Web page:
Tennis in the Tudor Era
Back in the fifteenth century, physical fitness had a distinct purpose: preparing for war, rather than being something people did for fun or companionship.
But during the fifteenth-century Italian Renaissance, a writer called Castiglione wrote a book called the Book of the Courtier in 1527, which celebrated the advantages of exercise for purposes other than keeping battle ready.
He even advocated exercise in terms of social benefit, as an activity to be played with 'gentlemanly finesse, one of the many accomplishments of a courtier".
Another author, a man named Sir Thomas Elyot, wrote about the significance of exercise and recommended sport as a means to 'preserve one's health and increase strength through vigorous motion'.
Elyot highlighted exercise's role in maintaining both physical and mental well-being, asserting that it improved digestion and fortified a person's spirit, making them stronger and more courageous.
A sport considered to be acceptable for courtiers was tennis which was already an age-old game by the sixteenth century. The origins of tennis are not quite clear, with some sources states it was played in France and Spain since the twelfth century.
The term "tennis" may be derived from the French tradition of calling out "tenez" before serving the ball!
The game was adopted in England but for some reason was restricted by royal decree between 1305 and 1388. According to Records show that it resurfaced in the English court during the reigns of Henry V in the early 1400s.
Tennis truly gained popularity in the English court during the reign of Henry VII during the late 1400s. The king's personal interest in the game led him to organize a tennis match at Kenilworth and construct courts at various locations such as Richmond, Wycombe, Woodstock, Windsor, and Westminster within the next fifteen years.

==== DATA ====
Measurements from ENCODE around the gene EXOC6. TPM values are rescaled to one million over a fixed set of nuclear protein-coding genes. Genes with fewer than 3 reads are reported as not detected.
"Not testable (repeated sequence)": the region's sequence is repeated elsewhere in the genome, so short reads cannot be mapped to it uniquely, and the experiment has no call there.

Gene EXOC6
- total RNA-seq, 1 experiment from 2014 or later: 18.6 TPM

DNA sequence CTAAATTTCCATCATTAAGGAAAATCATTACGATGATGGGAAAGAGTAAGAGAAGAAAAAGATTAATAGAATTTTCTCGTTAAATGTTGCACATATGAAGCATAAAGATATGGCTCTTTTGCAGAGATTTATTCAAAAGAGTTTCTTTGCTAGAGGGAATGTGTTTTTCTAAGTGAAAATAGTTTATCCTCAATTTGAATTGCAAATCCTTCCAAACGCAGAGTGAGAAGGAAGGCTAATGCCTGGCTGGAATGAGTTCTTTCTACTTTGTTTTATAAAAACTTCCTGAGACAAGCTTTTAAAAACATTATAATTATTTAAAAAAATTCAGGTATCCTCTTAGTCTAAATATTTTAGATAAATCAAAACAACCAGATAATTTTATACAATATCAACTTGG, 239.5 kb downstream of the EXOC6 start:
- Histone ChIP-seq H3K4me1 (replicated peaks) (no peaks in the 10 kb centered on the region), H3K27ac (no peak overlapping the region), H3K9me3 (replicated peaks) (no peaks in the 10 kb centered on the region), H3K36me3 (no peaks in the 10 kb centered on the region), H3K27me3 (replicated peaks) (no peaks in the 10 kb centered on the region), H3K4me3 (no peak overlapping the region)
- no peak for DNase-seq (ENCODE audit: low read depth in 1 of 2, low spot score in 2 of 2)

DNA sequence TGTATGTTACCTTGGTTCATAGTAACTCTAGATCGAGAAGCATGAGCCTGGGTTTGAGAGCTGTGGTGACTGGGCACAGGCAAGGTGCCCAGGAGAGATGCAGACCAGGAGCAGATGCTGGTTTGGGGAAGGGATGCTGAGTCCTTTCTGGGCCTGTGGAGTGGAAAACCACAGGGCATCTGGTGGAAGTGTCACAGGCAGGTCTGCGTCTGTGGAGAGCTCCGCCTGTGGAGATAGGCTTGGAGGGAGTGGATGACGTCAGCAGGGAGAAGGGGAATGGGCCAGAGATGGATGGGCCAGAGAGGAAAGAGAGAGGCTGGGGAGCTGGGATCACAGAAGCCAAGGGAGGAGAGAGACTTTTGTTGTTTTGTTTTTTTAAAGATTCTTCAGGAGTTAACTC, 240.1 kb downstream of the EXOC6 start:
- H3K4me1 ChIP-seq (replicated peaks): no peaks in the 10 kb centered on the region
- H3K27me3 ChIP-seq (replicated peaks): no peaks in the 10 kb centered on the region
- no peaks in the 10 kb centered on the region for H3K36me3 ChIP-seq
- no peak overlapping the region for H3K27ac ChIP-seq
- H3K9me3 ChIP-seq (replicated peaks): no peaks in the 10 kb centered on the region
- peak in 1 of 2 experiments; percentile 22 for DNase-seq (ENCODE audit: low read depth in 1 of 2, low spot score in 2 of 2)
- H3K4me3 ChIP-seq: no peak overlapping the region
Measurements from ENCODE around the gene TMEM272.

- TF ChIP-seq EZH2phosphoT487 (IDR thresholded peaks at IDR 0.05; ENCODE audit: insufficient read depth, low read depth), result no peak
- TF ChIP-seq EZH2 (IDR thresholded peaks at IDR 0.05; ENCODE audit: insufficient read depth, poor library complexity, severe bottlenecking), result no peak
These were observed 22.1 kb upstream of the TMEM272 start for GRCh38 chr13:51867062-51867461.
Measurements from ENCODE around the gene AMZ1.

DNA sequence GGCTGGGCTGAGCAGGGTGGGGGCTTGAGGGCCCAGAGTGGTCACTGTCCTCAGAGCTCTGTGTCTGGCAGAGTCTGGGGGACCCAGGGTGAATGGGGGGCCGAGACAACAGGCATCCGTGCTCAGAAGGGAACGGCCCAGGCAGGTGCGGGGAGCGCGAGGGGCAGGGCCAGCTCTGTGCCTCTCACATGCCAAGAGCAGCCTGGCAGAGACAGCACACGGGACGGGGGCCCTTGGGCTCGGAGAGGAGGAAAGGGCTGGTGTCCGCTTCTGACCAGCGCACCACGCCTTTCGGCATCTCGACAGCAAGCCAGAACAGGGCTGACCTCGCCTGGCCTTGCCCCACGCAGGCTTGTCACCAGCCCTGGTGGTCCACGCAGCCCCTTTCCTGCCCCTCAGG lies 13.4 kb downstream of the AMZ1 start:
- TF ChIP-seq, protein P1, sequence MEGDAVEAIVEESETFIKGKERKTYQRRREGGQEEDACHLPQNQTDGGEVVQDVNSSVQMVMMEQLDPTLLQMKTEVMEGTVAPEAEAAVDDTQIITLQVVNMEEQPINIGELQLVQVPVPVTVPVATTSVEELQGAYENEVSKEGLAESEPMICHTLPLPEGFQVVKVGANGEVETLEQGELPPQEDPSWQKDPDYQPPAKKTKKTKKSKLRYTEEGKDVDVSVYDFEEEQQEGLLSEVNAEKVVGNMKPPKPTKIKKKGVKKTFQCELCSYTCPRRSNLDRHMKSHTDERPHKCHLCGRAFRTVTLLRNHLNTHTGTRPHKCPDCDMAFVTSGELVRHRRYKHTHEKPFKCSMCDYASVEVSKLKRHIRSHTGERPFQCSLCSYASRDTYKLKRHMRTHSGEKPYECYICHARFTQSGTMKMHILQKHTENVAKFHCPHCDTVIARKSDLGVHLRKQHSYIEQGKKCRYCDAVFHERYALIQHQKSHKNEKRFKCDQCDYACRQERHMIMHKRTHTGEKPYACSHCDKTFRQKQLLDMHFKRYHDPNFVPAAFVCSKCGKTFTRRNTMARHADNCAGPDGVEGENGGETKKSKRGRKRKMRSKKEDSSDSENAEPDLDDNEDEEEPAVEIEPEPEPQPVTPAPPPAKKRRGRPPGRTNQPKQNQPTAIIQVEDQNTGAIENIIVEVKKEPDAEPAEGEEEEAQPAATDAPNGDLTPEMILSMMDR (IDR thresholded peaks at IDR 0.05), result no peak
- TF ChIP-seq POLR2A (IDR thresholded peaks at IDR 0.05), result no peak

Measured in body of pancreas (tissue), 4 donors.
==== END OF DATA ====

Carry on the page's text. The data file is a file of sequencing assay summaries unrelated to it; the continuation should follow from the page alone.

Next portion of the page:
Tennis then went on to become a spectators sport, too, offering ample opportunities to showcase the players skills - and offer the audience the chance to bet on the outcome of the game! Both players and spectators could place bets on the outcome, with the privy expenses (the King's accountant) revealing that even the King was not always successful. Between 1493 and 1499, Henry VII lost a total of £20 - or £14,000 in todays money!
The game itself differed from modern tennis. In the sixteenth century, there were two variations played on different types of courts.
For a young Henry VIII, tennis, along with hunting and archery, formed part of his education.
One of his initial building projects as king was the construction of a new "tenys playe" at Westminster. Over the following two to three decades, he expanded his ownership of courts, constructing tennis plays at Beaulieu, Bridewell, St James's, Greenwich, Calais, Whitehall, and Hampton Court.
The most impressive of Henry's courts were the "great covered courts" built at Hampton Court Palace and Whitehall between 1532 and 1533.
Henry was not the sole enthusiast of tennis among the courtiers. Many noble individuals, including Lords Rochford and Ros, the Dukes of Suffolk and Buckingham, Henry Courtenay, Earl of Devon, and Anthony Knyvet, actively played the game.
On the day of Anne Boleyn's arrest, she spent part of the morning observing a tennis match at Whitehall. According to author Alison Weir, "Her champion emerged victorious, and she lamented not placing a wager on him when a gentleman messenger arrived" and summoned her to appear before the Privy Council.
Real tennis, the ancient form of the sport, is still played today in the United Kingdom, United States, Australia, and France. Fewer than 50 real tennis courts remain worldwide, with only a handful allowing the public to witness a match.
One of these historic courts is located at Hampton Court Palace, where a Royal Tennis Court building from 1626 stands, likely erected on the site of an earlier court.
The court currently hosts a club with over 500 members, and as stated on The Royal Tennis Court's official website, it has been in more or less continuous use since its construction.
The terms "Royal" and "Real" were introduced in the mid-twentieth century to differentiate this ancient form of tennis from the lawn tennis that emerged in the late nineteenth century.